A new report from the office of the Governor of Puerto Rico claims it cannot generate enough money to pay for $24.5 billion in debt that comes due in the next 10 years. The CIA has summarized Puerto Rico’s economy.
The local government summarized the debt problem in of an analysis of the situation secured by Bloomberg:
Revenue will fall short of covering principal and interest payments each year through 2025, according to an updated fiscal and economic growth plan released by Governor Alejandro Garcia Padilla’s administration Monday. The payment deficit over the next five years has widened to an estimated $16.06 billion, up from a $14 billion forecast in September. Creditors asked Puerto Rico to extend the plan to 10 from five years, the administration said.
The CIA analysis of why the problem is so dire:
Puerto Rico had one of the most dynamic economies in the Caribbean region until 2006, however, growth has been negative for each of the last nine years. The down-turn coincided with the phase-out of tax preferences that had led US firms to invest heavily in the Commonwealth since the 1950s, and a steep rise in the price of oil, which generates most of the island’s electricity. Diminished job opportunities prompted a sharp rise in outmigration, as many Puerto Ricans sought jobs on the US mainland. Unemployment reached 16% in 2011, but declined to 13.7% in December 2014. US minimum wage laws apply in Puerto Rico, hampering job expansion. Per capita income is about half that of the US mainland.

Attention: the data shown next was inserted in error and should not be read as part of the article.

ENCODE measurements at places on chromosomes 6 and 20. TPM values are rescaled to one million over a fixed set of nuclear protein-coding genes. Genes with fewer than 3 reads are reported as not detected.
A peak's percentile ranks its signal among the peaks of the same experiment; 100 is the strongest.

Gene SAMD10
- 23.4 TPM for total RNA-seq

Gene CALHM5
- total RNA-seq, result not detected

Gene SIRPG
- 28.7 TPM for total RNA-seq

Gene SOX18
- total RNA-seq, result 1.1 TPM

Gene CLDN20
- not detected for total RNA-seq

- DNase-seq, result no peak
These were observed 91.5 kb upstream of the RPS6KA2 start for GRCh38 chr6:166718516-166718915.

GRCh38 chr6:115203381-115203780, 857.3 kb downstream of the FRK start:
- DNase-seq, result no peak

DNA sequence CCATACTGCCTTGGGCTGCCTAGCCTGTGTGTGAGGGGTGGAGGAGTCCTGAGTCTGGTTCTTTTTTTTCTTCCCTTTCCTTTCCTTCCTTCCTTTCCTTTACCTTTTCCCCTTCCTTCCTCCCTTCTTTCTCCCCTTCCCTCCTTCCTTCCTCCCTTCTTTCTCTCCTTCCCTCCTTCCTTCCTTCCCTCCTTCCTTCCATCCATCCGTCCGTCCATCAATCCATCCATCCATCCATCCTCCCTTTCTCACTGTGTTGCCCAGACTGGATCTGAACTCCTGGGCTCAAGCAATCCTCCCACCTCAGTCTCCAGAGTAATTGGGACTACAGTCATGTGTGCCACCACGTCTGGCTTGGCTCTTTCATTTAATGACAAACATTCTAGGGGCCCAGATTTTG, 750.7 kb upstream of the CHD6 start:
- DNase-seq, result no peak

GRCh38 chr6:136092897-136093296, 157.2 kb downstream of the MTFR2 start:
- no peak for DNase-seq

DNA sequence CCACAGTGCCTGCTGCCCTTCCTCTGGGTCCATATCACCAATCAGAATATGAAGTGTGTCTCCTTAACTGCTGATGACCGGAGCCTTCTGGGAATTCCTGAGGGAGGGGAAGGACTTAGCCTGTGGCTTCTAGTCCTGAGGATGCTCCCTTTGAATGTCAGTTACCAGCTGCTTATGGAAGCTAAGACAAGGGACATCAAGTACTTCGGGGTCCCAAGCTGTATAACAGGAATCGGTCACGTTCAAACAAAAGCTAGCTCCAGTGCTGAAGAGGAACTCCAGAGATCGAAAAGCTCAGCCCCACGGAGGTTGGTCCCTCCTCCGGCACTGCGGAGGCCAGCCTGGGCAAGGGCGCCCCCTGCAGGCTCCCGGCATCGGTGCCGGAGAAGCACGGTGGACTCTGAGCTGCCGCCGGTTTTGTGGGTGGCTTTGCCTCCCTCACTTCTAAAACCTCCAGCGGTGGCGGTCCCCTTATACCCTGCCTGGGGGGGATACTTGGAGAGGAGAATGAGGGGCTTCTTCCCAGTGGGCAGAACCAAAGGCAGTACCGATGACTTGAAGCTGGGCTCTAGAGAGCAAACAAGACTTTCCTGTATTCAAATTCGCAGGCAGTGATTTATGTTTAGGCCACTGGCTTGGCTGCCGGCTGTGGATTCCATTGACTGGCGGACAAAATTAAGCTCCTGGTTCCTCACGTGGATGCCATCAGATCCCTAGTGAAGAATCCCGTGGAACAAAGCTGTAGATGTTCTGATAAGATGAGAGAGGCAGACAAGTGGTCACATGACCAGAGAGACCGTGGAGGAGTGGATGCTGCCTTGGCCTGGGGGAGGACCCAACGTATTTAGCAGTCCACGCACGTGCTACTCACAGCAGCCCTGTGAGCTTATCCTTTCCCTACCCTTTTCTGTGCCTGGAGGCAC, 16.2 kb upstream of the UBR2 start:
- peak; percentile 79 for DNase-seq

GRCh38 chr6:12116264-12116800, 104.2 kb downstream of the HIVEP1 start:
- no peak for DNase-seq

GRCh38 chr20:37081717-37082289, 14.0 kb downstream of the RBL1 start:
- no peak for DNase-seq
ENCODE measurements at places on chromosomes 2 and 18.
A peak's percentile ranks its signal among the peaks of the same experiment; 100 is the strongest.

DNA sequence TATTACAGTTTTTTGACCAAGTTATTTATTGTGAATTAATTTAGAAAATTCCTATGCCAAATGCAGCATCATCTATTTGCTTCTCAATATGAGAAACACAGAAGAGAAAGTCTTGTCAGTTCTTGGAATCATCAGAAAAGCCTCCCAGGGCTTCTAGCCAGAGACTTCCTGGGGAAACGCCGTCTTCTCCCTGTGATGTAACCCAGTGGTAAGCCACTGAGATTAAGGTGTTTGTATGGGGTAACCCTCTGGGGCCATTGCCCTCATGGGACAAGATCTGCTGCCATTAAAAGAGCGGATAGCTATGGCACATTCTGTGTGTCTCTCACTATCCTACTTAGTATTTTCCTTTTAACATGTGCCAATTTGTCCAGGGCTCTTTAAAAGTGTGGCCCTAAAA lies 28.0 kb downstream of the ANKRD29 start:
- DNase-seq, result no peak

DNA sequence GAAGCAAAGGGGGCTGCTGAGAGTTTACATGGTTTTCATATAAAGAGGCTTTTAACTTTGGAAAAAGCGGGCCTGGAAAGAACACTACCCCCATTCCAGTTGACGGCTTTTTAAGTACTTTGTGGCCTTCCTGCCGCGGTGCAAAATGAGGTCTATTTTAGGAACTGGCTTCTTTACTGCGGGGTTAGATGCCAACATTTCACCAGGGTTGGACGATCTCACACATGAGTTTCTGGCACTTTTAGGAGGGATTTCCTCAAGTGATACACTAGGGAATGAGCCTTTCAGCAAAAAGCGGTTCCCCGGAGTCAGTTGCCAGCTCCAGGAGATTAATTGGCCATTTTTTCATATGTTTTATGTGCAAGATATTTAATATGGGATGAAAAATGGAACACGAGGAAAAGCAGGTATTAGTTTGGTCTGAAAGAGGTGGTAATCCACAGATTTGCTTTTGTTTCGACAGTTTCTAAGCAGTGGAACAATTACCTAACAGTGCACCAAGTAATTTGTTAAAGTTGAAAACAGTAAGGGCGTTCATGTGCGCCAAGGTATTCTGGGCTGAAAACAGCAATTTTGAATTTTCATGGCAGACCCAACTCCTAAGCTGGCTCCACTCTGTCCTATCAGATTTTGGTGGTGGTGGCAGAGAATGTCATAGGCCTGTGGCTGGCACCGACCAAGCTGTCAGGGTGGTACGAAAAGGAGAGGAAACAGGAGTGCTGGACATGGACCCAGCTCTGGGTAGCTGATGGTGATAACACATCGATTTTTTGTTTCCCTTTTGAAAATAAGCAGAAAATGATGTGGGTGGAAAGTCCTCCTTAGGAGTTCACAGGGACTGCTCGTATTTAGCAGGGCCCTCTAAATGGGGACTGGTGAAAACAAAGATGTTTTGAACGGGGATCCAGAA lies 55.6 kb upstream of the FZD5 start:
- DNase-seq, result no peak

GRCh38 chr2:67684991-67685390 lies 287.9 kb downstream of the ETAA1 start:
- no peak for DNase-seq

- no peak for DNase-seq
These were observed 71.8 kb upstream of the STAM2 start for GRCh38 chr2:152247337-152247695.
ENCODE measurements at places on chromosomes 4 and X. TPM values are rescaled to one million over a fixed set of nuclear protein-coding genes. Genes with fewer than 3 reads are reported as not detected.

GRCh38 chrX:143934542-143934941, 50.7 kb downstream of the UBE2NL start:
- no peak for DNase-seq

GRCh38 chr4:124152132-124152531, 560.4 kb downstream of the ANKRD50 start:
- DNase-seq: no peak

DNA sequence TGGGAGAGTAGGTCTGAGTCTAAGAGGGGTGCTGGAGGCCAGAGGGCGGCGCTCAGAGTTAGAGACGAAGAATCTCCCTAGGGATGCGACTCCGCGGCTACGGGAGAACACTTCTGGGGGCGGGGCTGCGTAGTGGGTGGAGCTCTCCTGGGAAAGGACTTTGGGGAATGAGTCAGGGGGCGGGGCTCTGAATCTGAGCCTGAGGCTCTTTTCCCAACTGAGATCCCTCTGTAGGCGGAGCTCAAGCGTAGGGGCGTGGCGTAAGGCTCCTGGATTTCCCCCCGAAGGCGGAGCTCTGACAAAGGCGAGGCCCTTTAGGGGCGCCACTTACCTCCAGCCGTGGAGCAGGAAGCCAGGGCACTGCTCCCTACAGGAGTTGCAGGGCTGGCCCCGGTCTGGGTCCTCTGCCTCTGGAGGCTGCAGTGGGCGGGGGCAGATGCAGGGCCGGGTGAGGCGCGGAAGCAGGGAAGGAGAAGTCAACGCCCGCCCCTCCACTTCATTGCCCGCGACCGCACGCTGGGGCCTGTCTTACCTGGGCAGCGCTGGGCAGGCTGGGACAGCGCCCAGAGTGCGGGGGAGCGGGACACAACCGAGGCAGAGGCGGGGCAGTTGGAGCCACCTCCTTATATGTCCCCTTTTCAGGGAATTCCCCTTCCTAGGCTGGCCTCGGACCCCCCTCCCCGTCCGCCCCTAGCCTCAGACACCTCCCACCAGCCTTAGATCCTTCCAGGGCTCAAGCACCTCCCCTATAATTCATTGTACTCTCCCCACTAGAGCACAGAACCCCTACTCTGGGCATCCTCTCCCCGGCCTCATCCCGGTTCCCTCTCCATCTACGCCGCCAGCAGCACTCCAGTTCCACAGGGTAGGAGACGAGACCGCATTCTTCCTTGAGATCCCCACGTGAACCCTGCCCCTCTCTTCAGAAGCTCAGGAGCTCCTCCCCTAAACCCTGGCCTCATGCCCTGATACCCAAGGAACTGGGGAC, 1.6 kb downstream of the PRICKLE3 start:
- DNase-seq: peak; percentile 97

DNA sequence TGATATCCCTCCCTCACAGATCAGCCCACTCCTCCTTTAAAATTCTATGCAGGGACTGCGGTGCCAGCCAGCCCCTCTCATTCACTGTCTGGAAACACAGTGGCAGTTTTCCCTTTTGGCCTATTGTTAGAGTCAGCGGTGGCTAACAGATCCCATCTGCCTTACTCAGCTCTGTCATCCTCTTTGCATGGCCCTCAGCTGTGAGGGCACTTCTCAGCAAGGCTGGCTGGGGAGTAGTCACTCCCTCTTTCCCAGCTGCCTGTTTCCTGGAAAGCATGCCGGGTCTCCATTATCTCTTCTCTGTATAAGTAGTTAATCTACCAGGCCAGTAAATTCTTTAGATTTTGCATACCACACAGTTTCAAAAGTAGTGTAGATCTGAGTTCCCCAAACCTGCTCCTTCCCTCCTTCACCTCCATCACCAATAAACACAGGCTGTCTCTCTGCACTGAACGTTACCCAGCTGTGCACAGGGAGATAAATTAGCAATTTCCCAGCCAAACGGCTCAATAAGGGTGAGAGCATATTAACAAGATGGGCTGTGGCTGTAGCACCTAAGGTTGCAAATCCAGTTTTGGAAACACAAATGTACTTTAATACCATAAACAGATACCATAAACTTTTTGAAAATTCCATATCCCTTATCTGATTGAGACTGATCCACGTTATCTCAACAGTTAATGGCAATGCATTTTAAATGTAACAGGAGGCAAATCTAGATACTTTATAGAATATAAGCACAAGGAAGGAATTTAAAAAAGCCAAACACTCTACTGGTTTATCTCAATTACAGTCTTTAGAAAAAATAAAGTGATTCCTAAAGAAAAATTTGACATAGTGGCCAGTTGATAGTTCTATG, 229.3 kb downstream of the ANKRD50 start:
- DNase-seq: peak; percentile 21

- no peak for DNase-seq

At least the rise of oil prices has abated. The other problems remain.
One of the largest symptoms of the trouble is Puerto Rico’s unemployment rate. According to the Bureau of Labor Statistics, it was 12.5% in November, compared to 5.1% in the United States. Even during the depths of the last recession, the jobless rate in America peaked at 10.1%.
The island’s debt problems are much worse than in any state in the United States:
Public debt rose to nearly 94% of GDP in 2014, the equivalent of $15,600 per person, or nearly three times the per capita debt of the State of Connecticut, the highest in the US. Much of that debt was issued by state-run schools and public corporations, including water and electric utilities.
The debt repayment situation will deteriorate as there is no sign the economy of Puerto Rico can stabilize but rather actually may get worse.